FDA on Wednesday issued a revision to its emergency use authorization (EUA) for Paxlovid that will allow pharmacists to prescribe the drug under certain conditions, a move meant to address what was a point of contention in the Biden administration's "Test to Treat" initiative.
How to improve access to Covid-19 treatments
Under FDA's initial EUA for Paxlovid, only physicians, advanced practice RNs, and physician assistants were allowed to prescribe Paxlovid. The Biden administration's "Test to Treat" program intended to expand access to the drug by allowing patients who test positive for Covid-19 pharmacies to also receive free antiviral pills on site. But those clinics required an in-house nurse practitioner or physician assistant to be present.
Under the newly revised EUA, state-licensed pharmacists will be able to prescribe Paxlovid provided patients who have tested positive for Covid-19 bring "electronic or printed health records less than 12 months old" as well as "the most recent reports of laboratory blood work" and a list of medications they're taking to the pharmacist.
If there's not enough evidence for a pharmacist to determine a patient's renal and hepatic function, potential interactions of Paxlovid with other medications, a need to modify other drugs, or whether Paxlovid isn't the right treatment for the patient, patients should be referred for clinical evaluation, FDA said.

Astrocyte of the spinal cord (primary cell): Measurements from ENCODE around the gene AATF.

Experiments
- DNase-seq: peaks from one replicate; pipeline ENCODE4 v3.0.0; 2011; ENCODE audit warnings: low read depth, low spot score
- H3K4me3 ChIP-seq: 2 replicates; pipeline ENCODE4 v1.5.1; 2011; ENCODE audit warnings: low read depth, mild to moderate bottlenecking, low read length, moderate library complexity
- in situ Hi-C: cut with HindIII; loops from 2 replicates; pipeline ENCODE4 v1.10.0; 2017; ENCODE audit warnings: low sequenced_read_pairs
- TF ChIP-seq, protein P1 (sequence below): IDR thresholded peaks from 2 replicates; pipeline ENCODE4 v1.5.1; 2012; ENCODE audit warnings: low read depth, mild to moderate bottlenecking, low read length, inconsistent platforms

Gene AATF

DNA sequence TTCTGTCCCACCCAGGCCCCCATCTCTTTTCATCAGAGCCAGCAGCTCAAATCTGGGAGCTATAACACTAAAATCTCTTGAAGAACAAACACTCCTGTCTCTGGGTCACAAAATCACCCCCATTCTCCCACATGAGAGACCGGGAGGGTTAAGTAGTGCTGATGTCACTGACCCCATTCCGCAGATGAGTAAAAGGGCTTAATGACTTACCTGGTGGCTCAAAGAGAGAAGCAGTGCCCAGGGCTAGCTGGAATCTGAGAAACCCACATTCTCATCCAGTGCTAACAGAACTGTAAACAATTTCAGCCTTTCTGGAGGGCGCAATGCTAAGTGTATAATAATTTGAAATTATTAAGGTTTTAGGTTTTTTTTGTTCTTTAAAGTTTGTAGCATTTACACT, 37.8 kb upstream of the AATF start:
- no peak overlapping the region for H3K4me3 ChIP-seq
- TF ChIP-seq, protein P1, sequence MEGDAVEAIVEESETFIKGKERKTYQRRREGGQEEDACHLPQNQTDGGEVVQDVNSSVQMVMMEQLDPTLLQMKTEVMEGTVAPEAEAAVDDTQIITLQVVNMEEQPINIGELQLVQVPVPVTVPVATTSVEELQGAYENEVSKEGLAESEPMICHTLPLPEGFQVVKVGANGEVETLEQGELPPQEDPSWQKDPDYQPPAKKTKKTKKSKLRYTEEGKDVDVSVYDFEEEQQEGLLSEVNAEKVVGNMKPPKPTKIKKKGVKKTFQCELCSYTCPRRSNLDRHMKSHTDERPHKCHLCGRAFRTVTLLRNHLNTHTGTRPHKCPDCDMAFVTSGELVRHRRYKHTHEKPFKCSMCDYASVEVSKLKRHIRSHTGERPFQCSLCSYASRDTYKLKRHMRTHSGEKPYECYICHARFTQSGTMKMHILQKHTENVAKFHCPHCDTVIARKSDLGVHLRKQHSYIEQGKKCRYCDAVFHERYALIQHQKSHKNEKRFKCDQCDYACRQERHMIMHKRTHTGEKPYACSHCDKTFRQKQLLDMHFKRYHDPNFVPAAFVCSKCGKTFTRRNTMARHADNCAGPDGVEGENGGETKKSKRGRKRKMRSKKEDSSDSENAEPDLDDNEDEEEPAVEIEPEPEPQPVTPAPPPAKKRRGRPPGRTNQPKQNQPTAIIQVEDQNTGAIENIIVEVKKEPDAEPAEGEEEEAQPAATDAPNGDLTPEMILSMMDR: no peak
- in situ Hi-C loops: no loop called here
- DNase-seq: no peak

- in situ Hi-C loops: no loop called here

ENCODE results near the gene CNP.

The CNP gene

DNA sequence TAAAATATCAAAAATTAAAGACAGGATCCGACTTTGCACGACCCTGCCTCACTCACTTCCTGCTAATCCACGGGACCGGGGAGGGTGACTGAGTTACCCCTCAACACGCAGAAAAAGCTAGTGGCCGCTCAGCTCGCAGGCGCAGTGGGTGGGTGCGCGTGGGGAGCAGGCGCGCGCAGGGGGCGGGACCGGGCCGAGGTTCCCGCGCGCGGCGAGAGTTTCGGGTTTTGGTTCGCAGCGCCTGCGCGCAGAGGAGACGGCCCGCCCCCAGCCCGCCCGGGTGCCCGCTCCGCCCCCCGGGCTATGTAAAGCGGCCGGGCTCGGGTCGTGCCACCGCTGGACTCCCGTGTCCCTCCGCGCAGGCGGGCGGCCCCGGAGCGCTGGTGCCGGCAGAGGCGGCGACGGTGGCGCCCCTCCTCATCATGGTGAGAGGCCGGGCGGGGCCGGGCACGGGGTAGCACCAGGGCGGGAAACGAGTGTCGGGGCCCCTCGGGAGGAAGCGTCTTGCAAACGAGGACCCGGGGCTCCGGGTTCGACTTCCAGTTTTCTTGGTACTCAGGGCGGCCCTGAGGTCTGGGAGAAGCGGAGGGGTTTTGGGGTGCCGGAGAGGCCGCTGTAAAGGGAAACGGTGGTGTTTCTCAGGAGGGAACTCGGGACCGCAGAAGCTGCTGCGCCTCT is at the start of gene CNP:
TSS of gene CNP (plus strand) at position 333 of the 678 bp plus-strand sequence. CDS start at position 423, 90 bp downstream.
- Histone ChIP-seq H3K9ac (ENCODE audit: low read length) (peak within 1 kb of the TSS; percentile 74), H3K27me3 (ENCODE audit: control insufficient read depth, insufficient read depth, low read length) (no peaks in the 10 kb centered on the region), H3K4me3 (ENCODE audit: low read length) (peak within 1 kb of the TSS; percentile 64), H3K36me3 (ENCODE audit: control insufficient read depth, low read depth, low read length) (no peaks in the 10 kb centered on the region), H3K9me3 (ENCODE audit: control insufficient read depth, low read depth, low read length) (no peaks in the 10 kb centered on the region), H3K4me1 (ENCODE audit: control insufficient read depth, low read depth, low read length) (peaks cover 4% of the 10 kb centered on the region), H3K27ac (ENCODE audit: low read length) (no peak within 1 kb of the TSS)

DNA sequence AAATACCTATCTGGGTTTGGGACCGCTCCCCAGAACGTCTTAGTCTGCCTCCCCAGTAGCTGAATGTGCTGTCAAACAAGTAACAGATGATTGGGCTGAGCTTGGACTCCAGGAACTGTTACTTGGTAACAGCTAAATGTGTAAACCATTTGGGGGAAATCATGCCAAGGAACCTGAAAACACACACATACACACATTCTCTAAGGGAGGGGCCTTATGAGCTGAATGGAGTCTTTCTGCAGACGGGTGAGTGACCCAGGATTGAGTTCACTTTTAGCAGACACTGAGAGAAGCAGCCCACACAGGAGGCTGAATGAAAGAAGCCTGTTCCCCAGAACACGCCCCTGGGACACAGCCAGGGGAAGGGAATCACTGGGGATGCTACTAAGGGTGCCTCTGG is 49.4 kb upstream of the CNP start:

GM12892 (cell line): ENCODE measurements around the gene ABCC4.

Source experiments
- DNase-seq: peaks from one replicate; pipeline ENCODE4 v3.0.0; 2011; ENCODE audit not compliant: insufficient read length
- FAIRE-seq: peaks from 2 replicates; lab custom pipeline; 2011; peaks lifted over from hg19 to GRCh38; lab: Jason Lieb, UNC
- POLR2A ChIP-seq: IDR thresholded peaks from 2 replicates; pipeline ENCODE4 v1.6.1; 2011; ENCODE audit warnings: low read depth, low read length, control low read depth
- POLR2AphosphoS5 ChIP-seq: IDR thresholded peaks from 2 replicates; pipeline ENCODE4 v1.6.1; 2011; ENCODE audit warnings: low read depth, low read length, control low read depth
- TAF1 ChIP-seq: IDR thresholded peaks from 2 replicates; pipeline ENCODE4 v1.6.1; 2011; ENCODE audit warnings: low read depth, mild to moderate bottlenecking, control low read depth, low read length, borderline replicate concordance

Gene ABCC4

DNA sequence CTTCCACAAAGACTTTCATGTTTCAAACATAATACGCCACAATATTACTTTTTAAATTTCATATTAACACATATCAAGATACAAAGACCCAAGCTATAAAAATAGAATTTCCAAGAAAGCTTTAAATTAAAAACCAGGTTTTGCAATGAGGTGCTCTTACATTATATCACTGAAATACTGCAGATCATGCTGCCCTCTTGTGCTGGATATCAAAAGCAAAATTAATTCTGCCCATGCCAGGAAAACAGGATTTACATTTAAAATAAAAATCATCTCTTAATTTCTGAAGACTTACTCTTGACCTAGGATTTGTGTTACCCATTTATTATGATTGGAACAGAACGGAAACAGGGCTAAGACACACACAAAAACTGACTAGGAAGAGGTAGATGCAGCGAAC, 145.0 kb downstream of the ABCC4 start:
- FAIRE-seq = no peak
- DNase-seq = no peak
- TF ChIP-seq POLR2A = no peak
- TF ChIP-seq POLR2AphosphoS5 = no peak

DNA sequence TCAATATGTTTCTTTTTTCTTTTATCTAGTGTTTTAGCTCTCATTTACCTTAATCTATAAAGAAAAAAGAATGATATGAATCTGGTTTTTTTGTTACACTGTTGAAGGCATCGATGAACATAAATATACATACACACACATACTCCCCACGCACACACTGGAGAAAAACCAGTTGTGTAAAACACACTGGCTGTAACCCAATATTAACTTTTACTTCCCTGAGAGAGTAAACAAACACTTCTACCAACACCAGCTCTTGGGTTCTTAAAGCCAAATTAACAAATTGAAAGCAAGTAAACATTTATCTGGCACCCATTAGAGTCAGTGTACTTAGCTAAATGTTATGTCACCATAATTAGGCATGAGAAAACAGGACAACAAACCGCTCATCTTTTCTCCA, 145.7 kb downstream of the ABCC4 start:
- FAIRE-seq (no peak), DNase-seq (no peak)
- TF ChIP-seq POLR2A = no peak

"The FDA recognizes the important role pharmacists have played and continue to play in combatting this pandemic," Patrizia Cavazzoni, director of FDA's Center for Drug Evaluation and Research, said.
"Since Paxlovid must be taken within five days after symptoms begin, authorizing state-licensed pharmacists to prescribe Paxlovid could expand access to timely treatment for some patients who are eligible to receive this drug for the treatment of COVID-19," Cavazzoni added.
The American Medical Association (AMA) has argued against allowing pharmacists to prescribe the drug, saying that allowing pharmacists to prescribe Paxlovid "flaunts patient safety and risks significant negative health outcomes."
Allowing pharmacists to prescribe Paxlovid is well intentioned, AMA said, but it "oversimplifies challenging prescribing decisions" including the many drug interactions that come with Paxlovid.
"Patients will get the best, most comprehensive care from physician-led teams—teams that include pharmacists," said AMA President Jack Resneck Jr. "But, whenever possible, prescribing decisions should be made by a physician with knowledge of a patient's medical history and the ability to follow up."
However, pharmacists argue that many pharmacies do not have in-house NPs or PAs on staff, meaning patients could be delayed in receiving Paxlovid, which has to be administered within five days of a patient experiencing symptoms.
Susan Davis, a pharmacy professor at Wayne State University and former president of the Society of Infectious Disease Pharmacists, in March said, "We have been managing drug interactions and dose adjustments routinely for decades. We could handle this."
Michele Belcher, a pharmacist in Grants Pass, Oregon, said she has wanted to be able to prescribe Paxlovid to patients because there's a shortage of primary care doctors in her small town. Belcher said her pharmacy always checks for potentially harmful drug interactions with any prescription.
"Pharmacists are the drug experts," she said. "That's something we do every day, all day, make sure there are no interactions with any medications." (Choi, The Hill, 7/6; Gonzalez, Axios, 7/6; Perrone/Murphy, Associated Press, 7/6; Robbins, New York Times, 7/6; Ingram, MedPage Today, 7/6)
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